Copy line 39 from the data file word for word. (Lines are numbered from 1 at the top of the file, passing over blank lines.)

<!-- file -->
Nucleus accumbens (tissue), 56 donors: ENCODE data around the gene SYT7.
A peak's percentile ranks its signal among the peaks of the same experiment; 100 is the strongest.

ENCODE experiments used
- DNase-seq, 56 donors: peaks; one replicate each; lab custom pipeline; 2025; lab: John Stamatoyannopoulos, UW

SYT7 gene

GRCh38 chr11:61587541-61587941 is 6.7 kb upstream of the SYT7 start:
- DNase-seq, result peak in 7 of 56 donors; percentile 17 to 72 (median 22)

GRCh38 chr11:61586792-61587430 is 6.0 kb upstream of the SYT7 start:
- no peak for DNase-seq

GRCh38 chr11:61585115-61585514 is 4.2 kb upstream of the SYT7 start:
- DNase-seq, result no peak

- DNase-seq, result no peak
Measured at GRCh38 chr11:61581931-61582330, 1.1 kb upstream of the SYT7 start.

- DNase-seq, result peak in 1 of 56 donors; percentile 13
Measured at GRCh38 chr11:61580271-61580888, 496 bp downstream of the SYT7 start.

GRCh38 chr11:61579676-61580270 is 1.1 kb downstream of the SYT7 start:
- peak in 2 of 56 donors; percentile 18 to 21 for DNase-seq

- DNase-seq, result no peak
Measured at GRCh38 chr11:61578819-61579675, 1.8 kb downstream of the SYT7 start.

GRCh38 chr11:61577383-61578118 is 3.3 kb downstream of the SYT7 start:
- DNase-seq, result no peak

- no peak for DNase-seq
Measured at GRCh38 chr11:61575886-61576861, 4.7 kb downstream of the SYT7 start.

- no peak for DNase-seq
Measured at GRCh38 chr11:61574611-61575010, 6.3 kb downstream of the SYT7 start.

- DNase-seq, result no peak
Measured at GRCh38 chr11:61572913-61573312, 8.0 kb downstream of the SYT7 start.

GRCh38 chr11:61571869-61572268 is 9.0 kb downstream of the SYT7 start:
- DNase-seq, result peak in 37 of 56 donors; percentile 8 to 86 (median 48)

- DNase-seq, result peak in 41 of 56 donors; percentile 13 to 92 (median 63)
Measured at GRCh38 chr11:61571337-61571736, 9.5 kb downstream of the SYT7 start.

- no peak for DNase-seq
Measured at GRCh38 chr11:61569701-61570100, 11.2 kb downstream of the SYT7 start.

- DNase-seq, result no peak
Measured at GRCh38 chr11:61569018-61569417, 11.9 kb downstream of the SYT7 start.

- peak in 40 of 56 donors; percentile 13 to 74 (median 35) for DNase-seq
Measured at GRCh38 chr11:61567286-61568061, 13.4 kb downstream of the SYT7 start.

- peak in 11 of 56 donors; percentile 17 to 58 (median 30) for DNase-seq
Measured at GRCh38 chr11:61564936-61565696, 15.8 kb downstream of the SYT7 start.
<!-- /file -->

Measured at GRCh38 chr11:61564936-61565696, 15.8 kb downstream of the SYT7 start.